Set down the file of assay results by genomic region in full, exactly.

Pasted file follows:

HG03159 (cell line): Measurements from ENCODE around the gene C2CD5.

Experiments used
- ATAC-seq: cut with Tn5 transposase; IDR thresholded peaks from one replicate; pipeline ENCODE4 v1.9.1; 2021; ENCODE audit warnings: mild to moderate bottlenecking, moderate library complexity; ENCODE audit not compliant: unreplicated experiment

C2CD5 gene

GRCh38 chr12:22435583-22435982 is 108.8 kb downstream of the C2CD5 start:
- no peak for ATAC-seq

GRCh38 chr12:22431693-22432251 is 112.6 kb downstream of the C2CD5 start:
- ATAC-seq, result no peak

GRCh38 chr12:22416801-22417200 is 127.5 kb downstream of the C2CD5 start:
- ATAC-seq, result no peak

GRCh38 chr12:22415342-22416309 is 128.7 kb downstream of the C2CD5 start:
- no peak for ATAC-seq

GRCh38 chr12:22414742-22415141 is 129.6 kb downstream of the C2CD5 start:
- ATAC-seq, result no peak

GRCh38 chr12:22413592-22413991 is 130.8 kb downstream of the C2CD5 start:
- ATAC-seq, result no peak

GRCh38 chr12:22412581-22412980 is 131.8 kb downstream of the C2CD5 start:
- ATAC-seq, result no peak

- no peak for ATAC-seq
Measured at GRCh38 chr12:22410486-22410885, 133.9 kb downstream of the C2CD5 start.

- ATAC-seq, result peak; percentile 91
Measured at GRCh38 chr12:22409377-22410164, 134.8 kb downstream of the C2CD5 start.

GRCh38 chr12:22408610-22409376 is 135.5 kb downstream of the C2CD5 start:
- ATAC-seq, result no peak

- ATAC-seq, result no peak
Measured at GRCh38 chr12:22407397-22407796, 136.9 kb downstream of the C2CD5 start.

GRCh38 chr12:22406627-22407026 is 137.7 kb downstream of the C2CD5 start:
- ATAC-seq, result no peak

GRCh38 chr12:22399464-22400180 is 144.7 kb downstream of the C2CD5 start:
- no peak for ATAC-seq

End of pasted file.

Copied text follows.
HG03159 (cell line): Measurements from ENCODE around the gene C2CD5.

Experiments used
- ATAC-seq: cut with Tn5 transposase; IDR thresholded peaks from one replicate; pipeline ENCODE4 v1.9.1; 2021; ENCODE audit warnings: mild to moderate bottlenecking, moderate library complexity; ENCODE audit not compliant: unreplicated experiment

C2CD5 gene

GRCh38 chr12:22435583-22435982 is 108.8 kb downstream of the C2CD5 start:
- no peak for ATAC-seq

GRCh38 chr12:22431693-22432251 is 112.6 kb downstream of the C2CD5 start:
- ATAC-seq, result no peak

GRCh38 chr12:22416801-22417200 is 127.5 kb downstream of the C2CD5 start:
- ATAC-seq, result no peak

GRCh38 chr12:22415342-22416309 is 128.7 kb downstream of the C2CD5 start:
- no peak for ATAC-seq

GRCh38 chr12:22414742-22415141 is 129.6 kb downstream of the C2CD5 start:
- ATAC-seq, result no peak

GRCh38 chr12:22413592-22413991 is 130.8 kb downstream of the C2CD5 start:
- ATAC-seq, result no peak

GRCh38 chr12:22412581-22412980 is 131.8 kb downstream of the C2CD5 start:
- ATAC-seq, result no peak

- no peak for ATAC-seq
Measured at GRCh38 chr12:22410486-22410885, 133.9 kb downstream of the C2CD5 start.

- ATAC-seq, result peak; percentile 91
Measured at GRCh38 chr12:22409377-22410164, 134.8 kb downstream of the C2CD5 start.

GRCh38 chr12:22408610-22409376 is 135.5 kb downstream of the C2CD5 start:
- ATAC-seq, result no peak

- ATAC-seq, result no peak
Measured at GRCh38 chr12:22407397-22407796, 136.9 kb downstream of the C2CD5 start.

GRCh38 chr12:22406627-22407026 is 137.7 kb downstream of the C2CD5 start:
- ATAC-seq, result no peak

GRCh38 chr12:22399464-22400180 is 144.7 kb downstream of the C2CD5 start:
- no peak for ATAC-seq